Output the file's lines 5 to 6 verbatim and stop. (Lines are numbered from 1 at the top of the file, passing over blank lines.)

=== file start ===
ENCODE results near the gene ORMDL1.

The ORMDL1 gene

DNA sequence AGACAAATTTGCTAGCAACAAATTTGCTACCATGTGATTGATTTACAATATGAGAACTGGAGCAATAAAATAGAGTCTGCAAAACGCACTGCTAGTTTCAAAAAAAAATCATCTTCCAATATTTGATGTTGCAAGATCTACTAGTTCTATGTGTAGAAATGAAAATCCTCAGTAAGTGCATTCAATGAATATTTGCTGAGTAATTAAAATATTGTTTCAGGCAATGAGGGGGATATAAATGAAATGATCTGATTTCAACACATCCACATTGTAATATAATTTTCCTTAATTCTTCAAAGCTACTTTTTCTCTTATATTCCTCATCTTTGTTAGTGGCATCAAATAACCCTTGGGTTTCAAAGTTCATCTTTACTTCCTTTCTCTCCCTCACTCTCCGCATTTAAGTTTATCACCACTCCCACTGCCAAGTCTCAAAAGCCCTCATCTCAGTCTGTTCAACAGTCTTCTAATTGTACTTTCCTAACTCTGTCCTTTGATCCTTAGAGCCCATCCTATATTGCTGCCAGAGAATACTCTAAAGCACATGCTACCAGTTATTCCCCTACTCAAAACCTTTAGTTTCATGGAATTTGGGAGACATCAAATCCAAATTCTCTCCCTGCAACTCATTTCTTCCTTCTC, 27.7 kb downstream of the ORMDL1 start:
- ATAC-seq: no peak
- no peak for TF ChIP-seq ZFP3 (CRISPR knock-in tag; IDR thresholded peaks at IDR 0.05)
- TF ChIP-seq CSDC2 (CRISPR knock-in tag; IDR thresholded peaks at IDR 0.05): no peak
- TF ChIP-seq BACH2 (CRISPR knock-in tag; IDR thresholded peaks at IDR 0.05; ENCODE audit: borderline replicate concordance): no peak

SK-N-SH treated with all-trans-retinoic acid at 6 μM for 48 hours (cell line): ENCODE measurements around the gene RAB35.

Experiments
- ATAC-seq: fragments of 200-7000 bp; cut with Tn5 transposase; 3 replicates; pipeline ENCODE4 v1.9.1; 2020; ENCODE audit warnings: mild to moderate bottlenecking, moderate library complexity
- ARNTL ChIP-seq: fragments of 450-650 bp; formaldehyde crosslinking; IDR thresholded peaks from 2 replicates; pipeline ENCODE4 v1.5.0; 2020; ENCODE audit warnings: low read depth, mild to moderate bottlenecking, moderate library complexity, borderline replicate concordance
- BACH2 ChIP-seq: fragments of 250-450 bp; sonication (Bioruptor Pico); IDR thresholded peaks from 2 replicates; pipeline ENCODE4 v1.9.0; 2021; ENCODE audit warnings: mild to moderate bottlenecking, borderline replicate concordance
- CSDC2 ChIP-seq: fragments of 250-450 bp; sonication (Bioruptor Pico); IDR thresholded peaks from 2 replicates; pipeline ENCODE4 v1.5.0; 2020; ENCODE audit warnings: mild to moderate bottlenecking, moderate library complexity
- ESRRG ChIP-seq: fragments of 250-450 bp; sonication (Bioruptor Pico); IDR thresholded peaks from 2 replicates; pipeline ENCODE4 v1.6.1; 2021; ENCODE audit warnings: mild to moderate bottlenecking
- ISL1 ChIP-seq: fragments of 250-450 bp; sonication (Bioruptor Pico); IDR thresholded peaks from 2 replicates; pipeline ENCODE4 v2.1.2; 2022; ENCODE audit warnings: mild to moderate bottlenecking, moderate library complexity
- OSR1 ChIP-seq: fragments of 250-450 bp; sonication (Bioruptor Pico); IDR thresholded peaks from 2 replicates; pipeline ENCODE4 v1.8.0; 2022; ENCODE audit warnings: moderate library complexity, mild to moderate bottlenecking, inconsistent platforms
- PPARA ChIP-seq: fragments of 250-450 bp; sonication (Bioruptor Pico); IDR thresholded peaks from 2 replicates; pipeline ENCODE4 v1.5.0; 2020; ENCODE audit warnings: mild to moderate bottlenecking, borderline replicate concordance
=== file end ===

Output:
- no peak for TF ChIP-seq ZFP3 (CRISPR knock-in tag; IDR thresholded peaks at IDR 0.05)
- TF ChIP-seq CSDC2 (CRISPR knock-in tag; IDR thresholded peaks at IDR 0.05): no peak